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Exploring The 'Red Planet'

by Bob Riddle and ScienceIQ.com

Global mosaic of 102 Viking 1 Orbiter images of Mars taken on orbit 1,334, 22 February 1980. The images are projected into point perspective, representing what a viewer would see from a spacecraft at an altitude of 2,500 km.
Global mosaic of 102 Viking 1 Orbiter images of Mars taken on orbit 1,334, 22 February 1980. The images are projected into point perspective, representing what a viewer would see from a spacecraft at an altitude of 2,500 km.

Image Courtesy NSSDC

The planet Mars, sometimes called the 'Red Planet', has been an object of study for many centuries. The distinctive reddish color of the planet led some cultures to associate Mars with bloodshed and war. The Babylonians, for example, called Mars Nergal, the 'King of Conflicts'. The Greeks named it Ares after their god of war, while to the Romans, it was Mars. The Egyptians knew it as the 'Red One'. Credit should also be given to the Egyptian astronomers for beginning the exploration of Mars by noting that most stars stay in fixed positions but certain stars, like the 'Red One', move. There was something different about these moving stars but it would take many centuries and the invention of the telescope before Mars became more than just a moving star-like point of reddish light in the sky.

Between the 15th and 19th centuries, the observations made by astronomers shaped our perception of the 'Red Planet'. Using observational data of Mars from Tycho Brahe, Johannes Kepler determined his three laws of planetary motion, while at nearly the same time, Galileo used the newly invented telescope to become the first to observe a planet with more than the unaided eye. Over the course of the next few centuries, the observation of Mars continued as telescopes became larger and better. Sketches made from observations showed that Mars had light and dark colored regions and that it was a dry, arid-looking planet with ice at the poles that changed in size as seasons came and went. Despite the improvements made in telescopes, it was still difficult to see the surface clearly, and it was this problem that in part led to the notion that there were irrigation canals dug by Martians to bring water from the melting polar ice to their cities, crossing the planet.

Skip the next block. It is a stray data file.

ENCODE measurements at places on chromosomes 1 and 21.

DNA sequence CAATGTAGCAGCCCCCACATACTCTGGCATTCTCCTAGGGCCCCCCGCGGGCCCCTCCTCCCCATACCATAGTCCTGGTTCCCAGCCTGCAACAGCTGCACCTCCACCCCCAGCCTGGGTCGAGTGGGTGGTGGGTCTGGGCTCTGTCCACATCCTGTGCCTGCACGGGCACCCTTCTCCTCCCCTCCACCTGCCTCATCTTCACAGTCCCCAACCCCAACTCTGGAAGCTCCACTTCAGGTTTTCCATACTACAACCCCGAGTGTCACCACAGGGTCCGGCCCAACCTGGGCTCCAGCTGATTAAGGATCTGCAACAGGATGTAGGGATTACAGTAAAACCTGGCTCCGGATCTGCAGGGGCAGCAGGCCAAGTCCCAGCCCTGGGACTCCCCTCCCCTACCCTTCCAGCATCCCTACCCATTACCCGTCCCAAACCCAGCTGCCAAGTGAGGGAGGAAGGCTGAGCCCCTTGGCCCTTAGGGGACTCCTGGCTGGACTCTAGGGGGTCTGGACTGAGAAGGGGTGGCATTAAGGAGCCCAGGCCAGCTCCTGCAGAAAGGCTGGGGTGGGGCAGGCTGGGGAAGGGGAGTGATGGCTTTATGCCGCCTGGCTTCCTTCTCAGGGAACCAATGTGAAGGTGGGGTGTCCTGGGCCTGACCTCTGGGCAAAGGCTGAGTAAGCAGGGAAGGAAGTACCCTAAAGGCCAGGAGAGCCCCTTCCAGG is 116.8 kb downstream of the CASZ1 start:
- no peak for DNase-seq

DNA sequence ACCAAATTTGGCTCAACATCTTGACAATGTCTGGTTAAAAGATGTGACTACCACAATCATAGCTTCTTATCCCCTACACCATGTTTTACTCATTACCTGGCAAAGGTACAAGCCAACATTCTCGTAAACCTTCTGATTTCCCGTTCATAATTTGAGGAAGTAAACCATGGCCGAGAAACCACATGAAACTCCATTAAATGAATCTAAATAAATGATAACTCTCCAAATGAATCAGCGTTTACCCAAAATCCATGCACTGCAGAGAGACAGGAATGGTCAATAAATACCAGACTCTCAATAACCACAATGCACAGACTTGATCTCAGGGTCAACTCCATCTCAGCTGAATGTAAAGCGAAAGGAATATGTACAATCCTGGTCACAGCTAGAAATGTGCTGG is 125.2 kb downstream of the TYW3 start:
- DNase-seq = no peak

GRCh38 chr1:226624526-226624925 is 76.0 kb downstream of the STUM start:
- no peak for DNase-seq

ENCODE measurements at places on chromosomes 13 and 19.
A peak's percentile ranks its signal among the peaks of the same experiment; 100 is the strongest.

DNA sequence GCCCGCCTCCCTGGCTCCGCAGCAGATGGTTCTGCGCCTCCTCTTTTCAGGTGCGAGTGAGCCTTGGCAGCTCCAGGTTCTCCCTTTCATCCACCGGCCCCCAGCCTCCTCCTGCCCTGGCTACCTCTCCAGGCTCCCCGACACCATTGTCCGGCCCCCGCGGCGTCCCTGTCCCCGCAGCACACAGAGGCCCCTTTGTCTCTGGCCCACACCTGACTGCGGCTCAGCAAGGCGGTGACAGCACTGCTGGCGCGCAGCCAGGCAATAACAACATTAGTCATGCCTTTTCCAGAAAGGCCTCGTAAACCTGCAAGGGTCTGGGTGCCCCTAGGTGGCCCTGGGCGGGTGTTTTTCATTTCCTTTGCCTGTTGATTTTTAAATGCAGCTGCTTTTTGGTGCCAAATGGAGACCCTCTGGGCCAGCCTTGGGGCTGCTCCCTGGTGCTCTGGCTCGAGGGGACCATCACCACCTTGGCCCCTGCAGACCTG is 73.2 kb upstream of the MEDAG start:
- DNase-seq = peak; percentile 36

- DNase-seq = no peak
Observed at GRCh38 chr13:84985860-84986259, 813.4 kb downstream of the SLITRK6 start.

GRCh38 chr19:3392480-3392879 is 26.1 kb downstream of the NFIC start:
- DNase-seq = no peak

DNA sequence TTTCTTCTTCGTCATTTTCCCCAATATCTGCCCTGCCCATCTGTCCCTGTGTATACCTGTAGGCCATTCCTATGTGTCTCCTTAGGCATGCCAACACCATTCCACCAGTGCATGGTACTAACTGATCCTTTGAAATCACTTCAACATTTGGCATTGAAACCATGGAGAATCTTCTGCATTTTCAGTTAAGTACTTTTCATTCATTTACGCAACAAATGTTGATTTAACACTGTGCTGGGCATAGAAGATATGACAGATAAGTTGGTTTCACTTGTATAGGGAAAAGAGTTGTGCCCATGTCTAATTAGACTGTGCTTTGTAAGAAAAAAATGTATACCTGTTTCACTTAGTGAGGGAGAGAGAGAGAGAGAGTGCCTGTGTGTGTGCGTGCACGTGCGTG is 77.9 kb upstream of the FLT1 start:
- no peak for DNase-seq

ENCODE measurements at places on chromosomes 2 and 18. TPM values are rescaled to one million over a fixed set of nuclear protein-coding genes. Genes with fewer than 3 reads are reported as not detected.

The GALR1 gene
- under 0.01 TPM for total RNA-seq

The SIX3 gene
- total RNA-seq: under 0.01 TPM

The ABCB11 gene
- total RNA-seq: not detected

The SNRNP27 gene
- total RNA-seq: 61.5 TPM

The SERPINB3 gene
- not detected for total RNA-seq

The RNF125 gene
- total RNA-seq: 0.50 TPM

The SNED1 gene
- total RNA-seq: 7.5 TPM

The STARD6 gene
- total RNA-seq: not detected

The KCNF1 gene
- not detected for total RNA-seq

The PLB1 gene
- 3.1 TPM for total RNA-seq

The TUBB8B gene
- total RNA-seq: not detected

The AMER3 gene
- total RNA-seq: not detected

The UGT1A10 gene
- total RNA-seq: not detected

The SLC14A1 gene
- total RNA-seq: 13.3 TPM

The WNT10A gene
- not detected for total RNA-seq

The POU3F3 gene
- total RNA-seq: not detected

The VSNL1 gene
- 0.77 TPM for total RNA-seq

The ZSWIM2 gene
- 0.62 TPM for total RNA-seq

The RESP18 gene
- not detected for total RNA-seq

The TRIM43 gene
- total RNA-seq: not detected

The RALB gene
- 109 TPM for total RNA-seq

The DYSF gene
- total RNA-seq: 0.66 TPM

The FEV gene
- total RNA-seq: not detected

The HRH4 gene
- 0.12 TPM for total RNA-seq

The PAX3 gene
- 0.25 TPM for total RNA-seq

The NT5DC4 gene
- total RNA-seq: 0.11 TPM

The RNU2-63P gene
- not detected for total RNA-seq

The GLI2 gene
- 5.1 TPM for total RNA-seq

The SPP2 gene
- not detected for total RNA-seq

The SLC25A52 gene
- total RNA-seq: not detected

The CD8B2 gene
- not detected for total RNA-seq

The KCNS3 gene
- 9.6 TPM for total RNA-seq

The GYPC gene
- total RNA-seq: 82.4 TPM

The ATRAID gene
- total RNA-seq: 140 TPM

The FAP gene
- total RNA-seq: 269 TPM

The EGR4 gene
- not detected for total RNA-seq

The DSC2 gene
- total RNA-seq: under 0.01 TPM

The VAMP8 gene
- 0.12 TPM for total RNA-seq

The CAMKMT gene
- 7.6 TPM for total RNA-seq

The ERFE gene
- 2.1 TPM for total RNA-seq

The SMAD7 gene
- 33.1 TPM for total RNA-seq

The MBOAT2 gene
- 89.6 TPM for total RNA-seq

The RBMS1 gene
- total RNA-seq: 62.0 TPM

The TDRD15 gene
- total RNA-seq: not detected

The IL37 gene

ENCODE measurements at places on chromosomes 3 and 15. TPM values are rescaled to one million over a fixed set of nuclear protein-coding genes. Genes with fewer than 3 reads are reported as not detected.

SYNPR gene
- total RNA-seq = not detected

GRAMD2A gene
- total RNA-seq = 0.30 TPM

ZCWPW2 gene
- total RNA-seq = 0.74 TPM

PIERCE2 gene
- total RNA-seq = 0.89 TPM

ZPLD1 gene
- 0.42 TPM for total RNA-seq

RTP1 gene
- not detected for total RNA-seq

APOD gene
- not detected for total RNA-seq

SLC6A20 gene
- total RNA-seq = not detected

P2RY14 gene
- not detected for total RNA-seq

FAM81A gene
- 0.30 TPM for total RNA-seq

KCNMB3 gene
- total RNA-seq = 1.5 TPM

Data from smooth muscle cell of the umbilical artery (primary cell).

The perception of Mars as a desert planet with a dying or dead civilization provided great fuel for science fiction and led to much speculation about what Mars looks like. Until 1965, nobody had seen the surface clearly enough to say what it really was like and it wasn't until the Mariner 4 flyby mission that, for the first time, we were finally able to see the surface of Mars. And from those 21 images, we saw that there were no irrigation canals or evidence of Martian civilizations. In fact, the first impression was that Mars looked like the moon. However, unlike the moon, Mars has an atmosphere and that is a big difference. The Martian surface continuously changes as mountains and crater walls are weathered from wind-blown sands. And as we continued exploring Mars during the 1970s and 1990s, our perception and understanding of Mars has changed; however, it will never be as dramatic as the first time we all had a look at Mars and saw what it really looked like.

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'Nothing in this world is to be feared... only understood.'

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Science Sidebar | Science Education Articles
10 Ways to Keep Your Kids Interested In Science

Young children are natural scientists: they ask questions, pick up sticks and bugs outside, and are curious about the world around them. But as they get a bit older, many kids gradually lose their interest in science. They might see it as just another task at school, something that doesn't apply to their lives. Of course nothing could be further from the truth, so here are ten ways you can remind your kids that science is everywhere. Most of these are fun for adults, too! Continue reading ...

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